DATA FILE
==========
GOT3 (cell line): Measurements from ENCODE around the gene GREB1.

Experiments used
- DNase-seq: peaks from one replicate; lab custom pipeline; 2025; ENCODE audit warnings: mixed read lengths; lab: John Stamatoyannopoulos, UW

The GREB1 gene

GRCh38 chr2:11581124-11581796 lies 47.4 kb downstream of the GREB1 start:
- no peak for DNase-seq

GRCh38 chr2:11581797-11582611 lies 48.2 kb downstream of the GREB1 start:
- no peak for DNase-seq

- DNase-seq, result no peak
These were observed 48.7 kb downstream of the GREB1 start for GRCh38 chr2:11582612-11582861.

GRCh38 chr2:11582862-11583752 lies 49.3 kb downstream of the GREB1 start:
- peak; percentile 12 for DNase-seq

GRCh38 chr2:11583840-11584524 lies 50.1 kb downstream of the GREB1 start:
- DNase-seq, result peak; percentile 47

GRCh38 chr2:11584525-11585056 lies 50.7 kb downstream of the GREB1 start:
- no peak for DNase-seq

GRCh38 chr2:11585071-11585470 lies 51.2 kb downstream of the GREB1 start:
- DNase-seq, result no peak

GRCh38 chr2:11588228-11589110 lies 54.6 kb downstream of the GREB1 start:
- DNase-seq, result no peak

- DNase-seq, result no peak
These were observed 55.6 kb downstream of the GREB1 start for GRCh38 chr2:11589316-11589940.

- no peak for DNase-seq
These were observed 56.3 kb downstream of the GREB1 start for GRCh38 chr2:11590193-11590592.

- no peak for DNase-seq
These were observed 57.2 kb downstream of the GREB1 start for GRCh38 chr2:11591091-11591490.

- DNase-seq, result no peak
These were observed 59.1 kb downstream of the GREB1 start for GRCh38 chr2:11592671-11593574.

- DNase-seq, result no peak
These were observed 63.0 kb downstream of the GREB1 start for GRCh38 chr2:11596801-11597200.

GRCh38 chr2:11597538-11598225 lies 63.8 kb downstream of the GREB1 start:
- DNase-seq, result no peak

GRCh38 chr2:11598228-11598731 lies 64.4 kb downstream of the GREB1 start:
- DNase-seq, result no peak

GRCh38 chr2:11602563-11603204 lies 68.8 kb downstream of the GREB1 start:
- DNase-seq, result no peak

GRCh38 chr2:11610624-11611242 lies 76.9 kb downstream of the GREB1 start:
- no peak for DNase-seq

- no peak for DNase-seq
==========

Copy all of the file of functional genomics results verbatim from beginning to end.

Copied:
GOT3 (cell line): Measurements from ENCODE around the gene GREB1.

Experiments used
- DNase-seq: peaks from one replicate; lab custom pipeline; 2025; ENCODE audit warnings: mixed read lengths; lab: John Stamatoyannopoulos, UW

The GREB1 gene

GRCh38 chr2:11581124-11581796 lies 47.4 kb downstream of the GREB1 start:
- no peak for DNase-seq

GRCh38 chr2:11581797-11582611 lies 48.2 kb downstream of the GREB1 start:
- no peak for DNase-seq

- DNase-seq, result no peak
These were observed 48.7 kb downstream of the GREB1 start for GRCh38 chr2:11582612-11582861.

GRCh38 chr2:11582862-11583752 lies 49.3 kb downstream of the GREB1 start:
- peak; percentile 12 for DNase-seq

GRCh38 chr2:11583840-11584524 lies 50.1 kb downstream of the GREB1 start:
- DNase-seq, result peak; percentile 47

GRCh38 chr2:11584525-11585056 lies 50.7 kb downstream of the GREB1 start:
- no peak for DNase-seq

GRCh38 chr2:11585071-11585470 lies 51.2 kb downstream of the GREB1 start:
- DNase-seq, result no peak

GRCh38 chr2:11588228-11589110 lies 54.6 kb downstream of the GREB1 start:
- DNase-seq, result no peak

- DNase-seq, result no peak
These were observed 55.6 kb downstream of the GREB1 start for GRCh38 chr2:11589316-11589940.

- no peak for DNase-seq
These were observed 56.3 kb downstream of the GREB1 start for GRCh38 chr2:11590193-11590592.

- no peak for DNase-seq
These were observed 57.2 kb downstream of the GREB1 start for GRCh38 chr2:11591091-11591490.

- DNase-seq, result no peak
These were observed 59.1 kb downstream of the GREB1 start for GRCh38 chr2:11592671-11593574.

- DNase-seq, result no peak
These were observed 63.0 kb downstream of the GREB1 start for GRCh38 chr2:11596801-11597200.

GRCh38 chr2:11597538-11598225 lies 63.8 kb downstream of the GREB1 start:
- DNase-seq, result no peak

GRCh38 chr2:11598228-11598731 lies 64.4 kb downstream of the GREB1 start:
- DNase-seq, result no peak

GRCh38 chr2:11602563-11603204 lies 68.8 kb downstream of the GREB1 start:
- DNase-seq, result no peak

GRCh38 chr2:11610624-11611242 lies 76.9 kb downstream of the GREB1 start:
- no peak for DNase-seq

- no peak for DNase-seq